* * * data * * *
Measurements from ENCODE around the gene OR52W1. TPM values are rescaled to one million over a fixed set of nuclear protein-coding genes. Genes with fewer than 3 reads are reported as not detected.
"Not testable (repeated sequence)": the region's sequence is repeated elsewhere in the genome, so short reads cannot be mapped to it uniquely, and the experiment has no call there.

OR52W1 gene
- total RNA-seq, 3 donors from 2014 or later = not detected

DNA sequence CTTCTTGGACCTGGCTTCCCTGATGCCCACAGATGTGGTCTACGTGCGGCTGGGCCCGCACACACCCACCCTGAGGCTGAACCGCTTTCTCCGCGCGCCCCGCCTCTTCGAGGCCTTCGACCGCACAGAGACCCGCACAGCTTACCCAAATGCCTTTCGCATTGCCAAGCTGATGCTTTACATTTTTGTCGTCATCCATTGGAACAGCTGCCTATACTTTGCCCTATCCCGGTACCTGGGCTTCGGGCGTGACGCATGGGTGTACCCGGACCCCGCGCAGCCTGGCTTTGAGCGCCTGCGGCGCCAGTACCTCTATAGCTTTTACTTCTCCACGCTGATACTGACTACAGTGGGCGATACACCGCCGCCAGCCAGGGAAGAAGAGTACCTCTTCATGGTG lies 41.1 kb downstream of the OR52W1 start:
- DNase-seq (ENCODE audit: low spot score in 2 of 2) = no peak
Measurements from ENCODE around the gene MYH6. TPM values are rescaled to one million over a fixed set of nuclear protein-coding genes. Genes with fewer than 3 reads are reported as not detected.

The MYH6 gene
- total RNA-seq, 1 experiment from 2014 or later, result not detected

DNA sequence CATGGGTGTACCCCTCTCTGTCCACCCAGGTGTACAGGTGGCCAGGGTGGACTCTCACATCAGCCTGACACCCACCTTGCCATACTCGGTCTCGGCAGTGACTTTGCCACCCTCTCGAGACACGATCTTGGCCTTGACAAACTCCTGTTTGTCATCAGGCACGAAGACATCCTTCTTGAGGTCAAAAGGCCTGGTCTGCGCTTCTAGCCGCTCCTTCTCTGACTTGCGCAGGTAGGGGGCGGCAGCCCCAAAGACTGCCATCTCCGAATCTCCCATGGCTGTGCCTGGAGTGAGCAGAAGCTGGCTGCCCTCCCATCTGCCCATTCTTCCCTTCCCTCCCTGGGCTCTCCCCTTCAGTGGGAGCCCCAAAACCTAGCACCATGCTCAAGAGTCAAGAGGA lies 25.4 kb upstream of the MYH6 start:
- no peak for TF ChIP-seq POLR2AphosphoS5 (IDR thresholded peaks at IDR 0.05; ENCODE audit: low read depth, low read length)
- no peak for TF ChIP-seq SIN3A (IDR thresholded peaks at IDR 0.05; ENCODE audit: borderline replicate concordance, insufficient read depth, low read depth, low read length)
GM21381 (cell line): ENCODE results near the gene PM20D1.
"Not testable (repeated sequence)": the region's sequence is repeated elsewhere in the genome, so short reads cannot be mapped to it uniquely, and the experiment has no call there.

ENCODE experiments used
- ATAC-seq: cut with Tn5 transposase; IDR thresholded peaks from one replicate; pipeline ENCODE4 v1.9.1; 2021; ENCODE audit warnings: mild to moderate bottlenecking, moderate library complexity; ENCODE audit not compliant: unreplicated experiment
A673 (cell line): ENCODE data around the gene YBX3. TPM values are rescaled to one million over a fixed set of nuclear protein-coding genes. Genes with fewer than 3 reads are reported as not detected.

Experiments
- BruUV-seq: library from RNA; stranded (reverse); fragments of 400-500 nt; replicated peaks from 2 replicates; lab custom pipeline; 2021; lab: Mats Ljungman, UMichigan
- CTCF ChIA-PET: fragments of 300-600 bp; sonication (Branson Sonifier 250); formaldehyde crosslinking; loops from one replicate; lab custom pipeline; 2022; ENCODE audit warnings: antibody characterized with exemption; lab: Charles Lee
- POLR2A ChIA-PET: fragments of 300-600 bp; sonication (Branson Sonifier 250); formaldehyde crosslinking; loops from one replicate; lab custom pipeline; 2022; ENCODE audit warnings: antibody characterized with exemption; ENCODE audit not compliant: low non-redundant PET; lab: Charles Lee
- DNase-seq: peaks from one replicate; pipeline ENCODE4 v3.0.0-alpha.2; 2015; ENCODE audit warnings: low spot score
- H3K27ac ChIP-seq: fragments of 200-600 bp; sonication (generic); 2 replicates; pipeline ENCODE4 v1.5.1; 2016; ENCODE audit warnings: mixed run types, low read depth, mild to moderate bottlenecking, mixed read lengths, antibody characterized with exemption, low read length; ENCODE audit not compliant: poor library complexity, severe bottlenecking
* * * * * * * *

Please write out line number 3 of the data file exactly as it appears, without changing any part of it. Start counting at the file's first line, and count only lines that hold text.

OR52W1 gene